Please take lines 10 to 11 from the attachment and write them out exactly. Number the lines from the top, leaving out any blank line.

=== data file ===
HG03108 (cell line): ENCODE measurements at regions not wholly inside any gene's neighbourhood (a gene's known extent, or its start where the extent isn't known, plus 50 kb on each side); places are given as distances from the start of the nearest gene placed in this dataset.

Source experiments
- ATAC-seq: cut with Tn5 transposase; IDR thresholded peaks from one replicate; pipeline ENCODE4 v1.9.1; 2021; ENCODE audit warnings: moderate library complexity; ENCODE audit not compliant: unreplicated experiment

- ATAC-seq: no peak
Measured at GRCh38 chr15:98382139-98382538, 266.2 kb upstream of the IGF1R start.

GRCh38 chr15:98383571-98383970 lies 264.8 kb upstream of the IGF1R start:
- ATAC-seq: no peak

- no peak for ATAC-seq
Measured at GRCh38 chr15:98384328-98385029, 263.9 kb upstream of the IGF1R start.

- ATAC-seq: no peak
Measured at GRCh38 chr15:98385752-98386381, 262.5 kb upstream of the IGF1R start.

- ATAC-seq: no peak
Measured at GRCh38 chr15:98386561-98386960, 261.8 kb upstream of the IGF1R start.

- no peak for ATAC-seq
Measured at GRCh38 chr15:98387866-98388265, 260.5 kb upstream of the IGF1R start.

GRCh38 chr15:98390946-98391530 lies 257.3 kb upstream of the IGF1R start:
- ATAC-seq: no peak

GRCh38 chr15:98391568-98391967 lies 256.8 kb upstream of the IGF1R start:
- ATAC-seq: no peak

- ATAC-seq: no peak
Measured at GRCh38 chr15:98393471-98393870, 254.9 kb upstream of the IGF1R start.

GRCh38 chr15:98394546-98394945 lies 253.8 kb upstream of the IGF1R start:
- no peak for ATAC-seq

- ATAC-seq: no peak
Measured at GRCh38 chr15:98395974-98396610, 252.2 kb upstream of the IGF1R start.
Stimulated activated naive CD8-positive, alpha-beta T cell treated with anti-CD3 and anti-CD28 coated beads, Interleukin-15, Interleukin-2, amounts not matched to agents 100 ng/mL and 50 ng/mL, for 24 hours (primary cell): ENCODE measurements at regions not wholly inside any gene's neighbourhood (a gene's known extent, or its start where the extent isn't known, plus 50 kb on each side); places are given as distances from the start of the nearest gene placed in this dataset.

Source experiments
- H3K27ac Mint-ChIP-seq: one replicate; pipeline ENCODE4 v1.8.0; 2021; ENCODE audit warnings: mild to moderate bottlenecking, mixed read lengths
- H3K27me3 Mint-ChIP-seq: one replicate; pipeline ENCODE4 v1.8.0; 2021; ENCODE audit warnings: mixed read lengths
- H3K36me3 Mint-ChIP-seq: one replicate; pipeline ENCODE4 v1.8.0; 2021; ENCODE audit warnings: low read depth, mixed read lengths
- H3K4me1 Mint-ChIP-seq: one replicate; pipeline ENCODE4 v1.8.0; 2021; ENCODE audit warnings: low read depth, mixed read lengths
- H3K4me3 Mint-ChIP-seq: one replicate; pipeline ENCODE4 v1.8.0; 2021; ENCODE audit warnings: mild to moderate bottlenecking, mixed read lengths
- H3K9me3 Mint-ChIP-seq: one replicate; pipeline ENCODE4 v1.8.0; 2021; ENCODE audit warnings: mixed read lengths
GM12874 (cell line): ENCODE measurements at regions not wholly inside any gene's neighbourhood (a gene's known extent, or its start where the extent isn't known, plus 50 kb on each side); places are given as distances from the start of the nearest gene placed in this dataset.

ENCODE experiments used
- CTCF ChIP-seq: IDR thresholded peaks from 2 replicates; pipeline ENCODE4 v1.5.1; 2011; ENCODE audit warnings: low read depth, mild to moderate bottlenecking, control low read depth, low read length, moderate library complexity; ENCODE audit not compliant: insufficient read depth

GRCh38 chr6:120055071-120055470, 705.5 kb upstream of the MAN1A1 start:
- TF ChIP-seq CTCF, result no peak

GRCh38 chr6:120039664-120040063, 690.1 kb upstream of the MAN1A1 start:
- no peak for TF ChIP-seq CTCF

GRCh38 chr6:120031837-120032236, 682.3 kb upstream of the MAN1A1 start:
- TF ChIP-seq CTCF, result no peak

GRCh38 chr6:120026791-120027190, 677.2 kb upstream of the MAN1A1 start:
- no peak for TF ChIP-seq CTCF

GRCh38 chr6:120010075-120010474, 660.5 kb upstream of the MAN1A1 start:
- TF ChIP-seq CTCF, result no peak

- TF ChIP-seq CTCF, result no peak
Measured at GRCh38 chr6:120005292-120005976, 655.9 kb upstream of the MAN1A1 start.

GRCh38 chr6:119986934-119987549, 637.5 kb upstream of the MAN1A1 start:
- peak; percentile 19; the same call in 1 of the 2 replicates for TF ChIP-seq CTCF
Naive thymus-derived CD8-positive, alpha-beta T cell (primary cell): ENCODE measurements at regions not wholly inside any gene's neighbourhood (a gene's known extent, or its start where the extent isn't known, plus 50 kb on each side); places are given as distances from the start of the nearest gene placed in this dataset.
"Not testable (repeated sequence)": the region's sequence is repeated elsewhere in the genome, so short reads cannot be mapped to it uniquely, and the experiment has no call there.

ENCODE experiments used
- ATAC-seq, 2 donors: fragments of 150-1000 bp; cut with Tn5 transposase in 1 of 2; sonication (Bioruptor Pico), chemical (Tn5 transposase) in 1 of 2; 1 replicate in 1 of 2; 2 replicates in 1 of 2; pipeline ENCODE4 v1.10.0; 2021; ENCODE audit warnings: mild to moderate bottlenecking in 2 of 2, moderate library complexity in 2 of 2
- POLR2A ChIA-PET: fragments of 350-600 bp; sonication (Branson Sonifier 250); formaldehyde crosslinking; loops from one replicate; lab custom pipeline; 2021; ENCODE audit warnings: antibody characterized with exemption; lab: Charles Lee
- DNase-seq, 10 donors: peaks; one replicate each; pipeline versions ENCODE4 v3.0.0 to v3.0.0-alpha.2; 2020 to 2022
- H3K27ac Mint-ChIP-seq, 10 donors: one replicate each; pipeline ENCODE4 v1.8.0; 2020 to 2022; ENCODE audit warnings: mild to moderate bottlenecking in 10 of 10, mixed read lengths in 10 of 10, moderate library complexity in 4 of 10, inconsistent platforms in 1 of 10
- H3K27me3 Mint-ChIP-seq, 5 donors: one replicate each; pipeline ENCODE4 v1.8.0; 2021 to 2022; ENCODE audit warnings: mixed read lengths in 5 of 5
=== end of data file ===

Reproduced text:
- ATAC-seq: no peak
Measured at GRCh38 chr15:98385752-98386381, 262.5 kb upstream of the IGF1R start.